Created in the 1970s, the Group of Seven has become increasingly irrelevant in a world of new emerging powers. An institution that claims to represent the main democratic economies but excludes the likes of Brazil and India cannot possibly claim the legitimacy required to exercise global leadership.

Jim O'Neill

Distinguished Fellow; Member of Council; Chair-elect of Chatham House

Members of OXFAM dress as G7 leaders ahead of the summit at Quebec in June 2018. Photo by Lars Hagberg/AFP/Getty Images



Though US President Donald Trump’s appearance at the Group of Seven (G7)summit in Quebec last week was not particularly well received, I find myself sympathizing with his skepticism toward the group. I have long doubted that the annual meeting of leaders from Canada, France, Germany, Italy, Japan, the United Kingdom, and the United States serves any useful purpose.

Back in 2001, when I coined the BRIC acronym, I predicted that the growing economic importance of Brazil, Russia, India, and China would eventually require a significant change to global economic governance. At a minimum, I observed, global-governance bodies should include China, if not all of the BRICs.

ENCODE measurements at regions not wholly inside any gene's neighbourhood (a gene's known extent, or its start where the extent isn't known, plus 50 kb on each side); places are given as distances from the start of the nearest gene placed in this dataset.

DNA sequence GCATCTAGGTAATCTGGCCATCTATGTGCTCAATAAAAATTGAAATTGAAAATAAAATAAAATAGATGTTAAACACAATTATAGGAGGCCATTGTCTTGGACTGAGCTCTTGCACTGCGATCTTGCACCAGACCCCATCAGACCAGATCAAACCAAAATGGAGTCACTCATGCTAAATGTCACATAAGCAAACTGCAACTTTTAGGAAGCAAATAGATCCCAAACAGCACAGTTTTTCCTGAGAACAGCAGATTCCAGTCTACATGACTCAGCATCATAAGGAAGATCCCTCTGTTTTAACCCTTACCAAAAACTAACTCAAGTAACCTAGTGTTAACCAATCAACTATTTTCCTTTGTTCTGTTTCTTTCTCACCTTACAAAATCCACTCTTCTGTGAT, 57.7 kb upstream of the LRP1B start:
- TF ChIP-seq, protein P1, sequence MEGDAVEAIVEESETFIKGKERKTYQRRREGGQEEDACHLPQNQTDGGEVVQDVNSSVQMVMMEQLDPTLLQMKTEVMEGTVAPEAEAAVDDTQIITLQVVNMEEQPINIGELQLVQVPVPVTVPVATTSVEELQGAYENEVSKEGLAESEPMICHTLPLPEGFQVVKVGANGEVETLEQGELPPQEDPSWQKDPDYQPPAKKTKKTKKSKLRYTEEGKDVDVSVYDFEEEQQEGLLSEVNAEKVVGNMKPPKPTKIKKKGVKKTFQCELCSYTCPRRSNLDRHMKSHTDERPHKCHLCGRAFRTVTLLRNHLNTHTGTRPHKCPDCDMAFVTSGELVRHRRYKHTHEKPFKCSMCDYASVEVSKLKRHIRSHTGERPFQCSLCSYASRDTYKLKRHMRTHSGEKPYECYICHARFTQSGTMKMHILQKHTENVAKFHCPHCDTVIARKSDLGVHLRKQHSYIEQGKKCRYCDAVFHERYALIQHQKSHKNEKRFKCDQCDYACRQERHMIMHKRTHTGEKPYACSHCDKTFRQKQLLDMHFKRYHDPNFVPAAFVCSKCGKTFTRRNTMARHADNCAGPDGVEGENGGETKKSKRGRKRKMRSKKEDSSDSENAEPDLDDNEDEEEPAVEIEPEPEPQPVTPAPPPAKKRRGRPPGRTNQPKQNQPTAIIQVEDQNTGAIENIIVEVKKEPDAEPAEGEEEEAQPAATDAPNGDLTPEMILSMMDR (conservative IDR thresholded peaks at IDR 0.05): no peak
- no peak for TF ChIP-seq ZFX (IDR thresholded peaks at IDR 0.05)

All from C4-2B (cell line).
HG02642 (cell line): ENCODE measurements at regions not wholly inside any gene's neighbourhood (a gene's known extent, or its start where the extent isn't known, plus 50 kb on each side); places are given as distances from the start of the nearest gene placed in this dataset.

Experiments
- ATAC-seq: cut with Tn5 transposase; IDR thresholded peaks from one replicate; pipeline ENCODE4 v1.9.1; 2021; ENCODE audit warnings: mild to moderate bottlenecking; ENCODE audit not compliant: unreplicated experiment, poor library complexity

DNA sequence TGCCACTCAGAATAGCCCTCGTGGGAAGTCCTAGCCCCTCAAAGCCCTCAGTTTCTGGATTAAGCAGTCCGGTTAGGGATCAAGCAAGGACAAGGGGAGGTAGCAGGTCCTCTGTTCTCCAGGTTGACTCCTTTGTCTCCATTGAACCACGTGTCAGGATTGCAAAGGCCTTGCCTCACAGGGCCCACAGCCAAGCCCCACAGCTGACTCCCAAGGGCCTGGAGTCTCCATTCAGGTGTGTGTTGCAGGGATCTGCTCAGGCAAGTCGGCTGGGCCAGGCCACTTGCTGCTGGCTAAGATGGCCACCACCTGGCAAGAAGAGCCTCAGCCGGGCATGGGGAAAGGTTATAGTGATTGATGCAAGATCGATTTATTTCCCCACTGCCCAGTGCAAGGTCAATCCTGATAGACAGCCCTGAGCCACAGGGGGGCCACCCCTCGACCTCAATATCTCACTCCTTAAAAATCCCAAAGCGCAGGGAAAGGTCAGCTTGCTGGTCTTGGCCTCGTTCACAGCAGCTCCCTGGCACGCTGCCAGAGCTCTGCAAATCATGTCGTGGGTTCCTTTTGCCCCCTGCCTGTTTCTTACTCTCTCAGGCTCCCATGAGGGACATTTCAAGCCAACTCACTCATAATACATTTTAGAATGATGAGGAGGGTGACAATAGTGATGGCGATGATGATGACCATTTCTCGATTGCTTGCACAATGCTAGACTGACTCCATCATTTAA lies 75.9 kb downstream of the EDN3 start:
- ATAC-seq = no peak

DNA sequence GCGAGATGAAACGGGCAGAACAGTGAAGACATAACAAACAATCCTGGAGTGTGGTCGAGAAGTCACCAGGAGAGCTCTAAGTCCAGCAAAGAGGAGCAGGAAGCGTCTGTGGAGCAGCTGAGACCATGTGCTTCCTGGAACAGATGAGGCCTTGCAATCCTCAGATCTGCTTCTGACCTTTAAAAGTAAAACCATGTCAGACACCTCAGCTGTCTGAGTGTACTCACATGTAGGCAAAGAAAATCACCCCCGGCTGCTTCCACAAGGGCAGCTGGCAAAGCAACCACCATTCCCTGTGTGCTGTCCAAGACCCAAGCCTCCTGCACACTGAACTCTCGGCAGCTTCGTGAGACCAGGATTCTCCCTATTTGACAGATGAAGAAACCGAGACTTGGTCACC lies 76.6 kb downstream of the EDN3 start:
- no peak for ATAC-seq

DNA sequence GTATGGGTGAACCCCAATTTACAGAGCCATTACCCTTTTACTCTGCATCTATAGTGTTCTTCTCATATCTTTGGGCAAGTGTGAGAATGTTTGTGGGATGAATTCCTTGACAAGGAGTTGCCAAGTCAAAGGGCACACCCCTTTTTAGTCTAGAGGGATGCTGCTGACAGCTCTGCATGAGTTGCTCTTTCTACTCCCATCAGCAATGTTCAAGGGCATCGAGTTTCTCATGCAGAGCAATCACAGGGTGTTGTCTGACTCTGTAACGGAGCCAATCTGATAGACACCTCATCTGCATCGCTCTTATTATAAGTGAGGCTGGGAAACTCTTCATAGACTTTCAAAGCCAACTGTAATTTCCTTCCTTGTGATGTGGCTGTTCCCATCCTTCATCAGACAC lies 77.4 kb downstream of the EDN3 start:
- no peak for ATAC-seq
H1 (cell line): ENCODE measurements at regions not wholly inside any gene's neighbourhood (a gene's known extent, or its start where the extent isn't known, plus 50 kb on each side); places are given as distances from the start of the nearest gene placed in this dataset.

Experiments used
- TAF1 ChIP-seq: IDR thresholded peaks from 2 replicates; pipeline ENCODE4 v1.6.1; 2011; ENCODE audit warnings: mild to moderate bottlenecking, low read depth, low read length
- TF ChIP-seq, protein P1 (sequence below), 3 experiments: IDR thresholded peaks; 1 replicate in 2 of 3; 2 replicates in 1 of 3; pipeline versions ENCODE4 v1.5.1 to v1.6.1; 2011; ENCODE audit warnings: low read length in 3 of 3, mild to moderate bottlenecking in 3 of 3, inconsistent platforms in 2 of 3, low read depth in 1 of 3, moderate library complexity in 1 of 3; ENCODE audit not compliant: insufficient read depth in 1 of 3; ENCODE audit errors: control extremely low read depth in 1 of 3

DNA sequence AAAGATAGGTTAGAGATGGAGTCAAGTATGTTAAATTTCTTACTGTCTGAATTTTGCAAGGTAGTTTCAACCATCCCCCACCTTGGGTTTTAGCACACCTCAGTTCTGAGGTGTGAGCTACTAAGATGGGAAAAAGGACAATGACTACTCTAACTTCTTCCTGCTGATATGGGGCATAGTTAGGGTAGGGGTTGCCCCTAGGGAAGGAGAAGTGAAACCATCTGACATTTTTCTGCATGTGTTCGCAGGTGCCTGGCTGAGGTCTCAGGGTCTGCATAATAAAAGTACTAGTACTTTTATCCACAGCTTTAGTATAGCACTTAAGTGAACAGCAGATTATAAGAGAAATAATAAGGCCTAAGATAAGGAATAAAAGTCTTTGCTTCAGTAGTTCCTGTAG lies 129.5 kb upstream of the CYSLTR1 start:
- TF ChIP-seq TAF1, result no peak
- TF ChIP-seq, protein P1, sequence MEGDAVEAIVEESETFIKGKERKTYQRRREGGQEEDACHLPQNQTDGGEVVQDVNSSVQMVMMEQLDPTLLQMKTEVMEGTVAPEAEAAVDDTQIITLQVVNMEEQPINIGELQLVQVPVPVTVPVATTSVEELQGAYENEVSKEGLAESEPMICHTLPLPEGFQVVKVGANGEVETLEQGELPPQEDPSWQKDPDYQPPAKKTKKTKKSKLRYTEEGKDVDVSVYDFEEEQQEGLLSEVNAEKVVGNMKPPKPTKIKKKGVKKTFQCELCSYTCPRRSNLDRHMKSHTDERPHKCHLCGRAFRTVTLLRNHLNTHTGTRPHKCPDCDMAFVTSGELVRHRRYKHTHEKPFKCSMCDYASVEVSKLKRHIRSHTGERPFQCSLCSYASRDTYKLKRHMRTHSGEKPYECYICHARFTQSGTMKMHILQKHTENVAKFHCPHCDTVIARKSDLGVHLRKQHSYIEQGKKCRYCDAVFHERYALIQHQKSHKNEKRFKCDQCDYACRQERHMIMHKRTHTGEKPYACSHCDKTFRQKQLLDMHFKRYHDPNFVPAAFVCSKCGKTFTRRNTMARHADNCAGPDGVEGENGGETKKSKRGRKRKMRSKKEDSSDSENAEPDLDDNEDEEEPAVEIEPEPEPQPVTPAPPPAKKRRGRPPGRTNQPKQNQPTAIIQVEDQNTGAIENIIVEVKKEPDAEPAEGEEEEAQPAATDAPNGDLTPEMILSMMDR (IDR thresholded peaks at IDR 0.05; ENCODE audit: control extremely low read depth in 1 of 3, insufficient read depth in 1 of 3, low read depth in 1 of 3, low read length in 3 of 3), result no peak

At the same time, I pointed out that there was little reason for France, Germany, and Italy to be represented individually, given that they share a currency, a monetary policy, and a framework for fiscal policy (at least in principle). And I questioned whether Canada and the UK should still be included among the world’s most important economies.

An artefact of a bygone era

It has now been 17 years, and the G7 is still serving little other purpose than to keep its member states’ civil servants busy. Yes, it still comprises the seven Western democracies with the largest economies, but barely so. At this point, Canada’s economy is not much bigger than Australia’s, and Italy’s is only slightly bigger than Spain’s. The G7 is an artefact of a bygone era.

In the 1970s, when the G5 was expanded to include Canada and Italy, the new grouping really did dominate the world economy. Japan was booming, and many expected it to catch up to the US; Italy was growing, and nobody was thinking about China. But this year, China is projected to overtake the entire eurozone. And at its current rate of growth, it will effectively create a new economy the size of Italy in less than two years.

Moreover, India’s GDP is already larger than Italy’s, and crisis-ridden Brazil is not far behind. In other words, the only global legitimacy that the G7 can claim is that it represents a few major democracies. But 85% of the increase in world GDP (in US dollars) since 2010 has come from the US and China, and nearly 50% from China alone. Another 6% has come from India, while the dollar value of the Japanese and EU economies has actually declined.